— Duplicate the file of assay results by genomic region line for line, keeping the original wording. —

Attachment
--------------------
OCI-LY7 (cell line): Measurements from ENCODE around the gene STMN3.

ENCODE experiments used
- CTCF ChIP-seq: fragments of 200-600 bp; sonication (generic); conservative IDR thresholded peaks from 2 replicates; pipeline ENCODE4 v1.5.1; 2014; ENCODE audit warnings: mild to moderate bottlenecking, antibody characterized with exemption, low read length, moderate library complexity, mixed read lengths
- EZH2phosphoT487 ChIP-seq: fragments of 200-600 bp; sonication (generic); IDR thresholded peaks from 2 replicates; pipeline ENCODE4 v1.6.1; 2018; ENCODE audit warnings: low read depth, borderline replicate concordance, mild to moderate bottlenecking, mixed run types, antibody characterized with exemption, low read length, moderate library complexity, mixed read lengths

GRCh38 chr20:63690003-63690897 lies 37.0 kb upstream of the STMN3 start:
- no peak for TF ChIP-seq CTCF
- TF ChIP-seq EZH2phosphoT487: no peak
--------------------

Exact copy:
OCI-LY7 (cell line): Measurements from ENCODE around the gene STMN3.

ENCODE experiments used
- CTCF ChIP-seq: fragments of 200-600 bp; sonication (generic); conservative IDR thresholded peaks from 2 replicates; pipeline ENCODE4 v1.5.1; 2014; ENCODE audit warnings: mild to moderate bottlenecking, antibody characterized with exemption, low read length, moderate library complexity, mixed read lengths
- EZH2phosphoT487 ChIP-seq: fragments of 200-600 bp; sonication (generic); IDR thresholded peaks from 2 replicates; pipeline ENCODE4 v1.6.1; 2018; ENCODE audit warnings: low read depth, borderline replicate concordance, mild to moderate bottlenecking, mixed run types, antibody characterized with exemption, low read length, moderate library complexity, mixed read lengths

GRCh38 chr20:63690003-63690897 lies 37.0 kb upstream of the STMN3 start:
- no peak for TF ChIP-seq CTCF
- TF ChIP-seq EZH2phosphoT487: no peak